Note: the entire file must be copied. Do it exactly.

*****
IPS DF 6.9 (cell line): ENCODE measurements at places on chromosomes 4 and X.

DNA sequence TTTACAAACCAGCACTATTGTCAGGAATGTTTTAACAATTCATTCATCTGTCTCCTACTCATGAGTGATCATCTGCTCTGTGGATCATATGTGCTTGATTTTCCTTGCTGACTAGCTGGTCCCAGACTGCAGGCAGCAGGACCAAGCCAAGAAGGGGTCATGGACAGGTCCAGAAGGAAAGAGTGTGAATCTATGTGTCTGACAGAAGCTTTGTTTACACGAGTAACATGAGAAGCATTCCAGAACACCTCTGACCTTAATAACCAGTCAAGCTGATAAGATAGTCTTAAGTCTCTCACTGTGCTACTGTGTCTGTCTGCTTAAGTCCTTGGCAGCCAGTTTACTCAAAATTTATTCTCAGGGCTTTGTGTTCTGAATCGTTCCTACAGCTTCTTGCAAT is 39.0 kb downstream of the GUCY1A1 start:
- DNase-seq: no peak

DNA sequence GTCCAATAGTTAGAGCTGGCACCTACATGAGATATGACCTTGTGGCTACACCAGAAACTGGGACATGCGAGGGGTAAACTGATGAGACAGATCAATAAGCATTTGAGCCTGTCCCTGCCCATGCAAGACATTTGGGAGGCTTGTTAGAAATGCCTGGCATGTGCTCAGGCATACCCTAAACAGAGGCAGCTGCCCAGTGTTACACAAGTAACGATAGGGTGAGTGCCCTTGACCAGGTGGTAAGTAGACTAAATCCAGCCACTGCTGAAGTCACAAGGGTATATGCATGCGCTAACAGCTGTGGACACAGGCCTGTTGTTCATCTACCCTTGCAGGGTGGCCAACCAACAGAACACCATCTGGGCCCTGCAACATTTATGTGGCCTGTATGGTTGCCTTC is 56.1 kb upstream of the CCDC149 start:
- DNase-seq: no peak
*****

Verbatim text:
IPS DF 6.9 (cell line): ENCODE measurements at places on chromosomes 4 and X.

DNA sequence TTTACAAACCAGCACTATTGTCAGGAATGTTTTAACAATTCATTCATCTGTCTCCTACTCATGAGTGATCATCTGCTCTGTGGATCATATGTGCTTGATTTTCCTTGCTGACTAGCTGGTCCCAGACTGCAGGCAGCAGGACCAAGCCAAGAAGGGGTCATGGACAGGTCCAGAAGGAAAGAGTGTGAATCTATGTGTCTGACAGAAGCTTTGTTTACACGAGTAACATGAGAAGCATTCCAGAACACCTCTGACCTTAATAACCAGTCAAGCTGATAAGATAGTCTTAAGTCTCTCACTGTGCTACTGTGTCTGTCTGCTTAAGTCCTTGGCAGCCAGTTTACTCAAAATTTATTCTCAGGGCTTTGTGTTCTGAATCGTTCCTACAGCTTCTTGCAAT is 39.0 kb downstream of the GUCY1A1 start:
- DNase-seq: no peak

DNA sequence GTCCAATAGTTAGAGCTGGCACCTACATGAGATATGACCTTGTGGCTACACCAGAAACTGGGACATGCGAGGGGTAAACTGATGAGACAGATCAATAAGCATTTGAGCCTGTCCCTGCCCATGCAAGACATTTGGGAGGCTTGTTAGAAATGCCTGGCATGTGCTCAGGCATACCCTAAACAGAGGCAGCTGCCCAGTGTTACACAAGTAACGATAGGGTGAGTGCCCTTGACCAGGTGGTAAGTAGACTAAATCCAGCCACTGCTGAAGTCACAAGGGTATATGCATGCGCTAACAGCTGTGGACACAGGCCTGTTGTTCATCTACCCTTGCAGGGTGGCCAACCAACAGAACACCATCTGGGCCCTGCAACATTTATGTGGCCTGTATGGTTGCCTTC is 56.1 kb upstream of the CCDC149 start:
- DNase-seq: no peak